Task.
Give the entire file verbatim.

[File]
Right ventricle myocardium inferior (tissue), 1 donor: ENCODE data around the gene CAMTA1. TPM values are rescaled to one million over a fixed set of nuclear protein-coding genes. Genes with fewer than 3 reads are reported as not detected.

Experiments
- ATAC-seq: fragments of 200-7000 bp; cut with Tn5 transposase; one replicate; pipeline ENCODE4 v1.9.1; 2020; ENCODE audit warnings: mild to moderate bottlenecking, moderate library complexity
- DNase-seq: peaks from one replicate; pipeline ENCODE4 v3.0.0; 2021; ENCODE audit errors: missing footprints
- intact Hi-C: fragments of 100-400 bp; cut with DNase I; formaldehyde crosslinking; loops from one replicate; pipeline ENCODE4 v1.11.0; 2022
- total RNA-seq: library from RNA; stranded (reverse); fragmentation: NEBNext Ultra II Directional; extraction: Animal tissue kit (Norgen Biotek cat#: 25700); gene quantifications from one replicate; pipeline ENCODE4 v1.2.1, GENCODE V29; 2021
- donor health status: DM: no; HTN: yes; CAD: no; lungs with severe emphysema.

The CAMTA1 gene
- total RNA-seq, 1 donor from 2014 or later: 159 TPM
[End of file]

Right ventricle myocardium inferior (tissue), 1 donor: ENCODE data around the gene CAMTA1. TPM values are rescaled to one million over a fixed set of nuclear protein-coding genes. Genes with fewer than 3 reads are reported as not detected.

Experiments
- ATAC-seq: fragments of 200-7000 bp; cut with Tn5 transposase; one replicate; pipeline ENCODE4 v1.9.1; 2020; ENCODE audit warnings: mild to moderate bottlenecking, moderate library complexity
- DNase-seq: peaks from one replicate; pipeline ENCODE4 v3.0.0; 2021; ENCODE audit errors: missing footprints
- intact Hi-C: fragments of 100-400 bp; cut with DNase I; formaldehyde crosslinking; loops from one replicate; pipeline ENCODE4 v1.11.0; 2022
- total RNA-seq: library from RNA; stranded (reverse); fragmentation: NEBNext Ultra II Directional; extraction: Animal tissue kit (Norgen Biotek cat#: 25700); gene quantifications from one replicate; pipeline ENCODE4 v1.2.1, GENCODE V29; 2021
- donor health status: DM: no; HTN: yes; CAD: no; lungs with severe emphysema.

The CAMTA1 gene
- total RNA-seq, 1 donor from 2014 or later: 159 TPM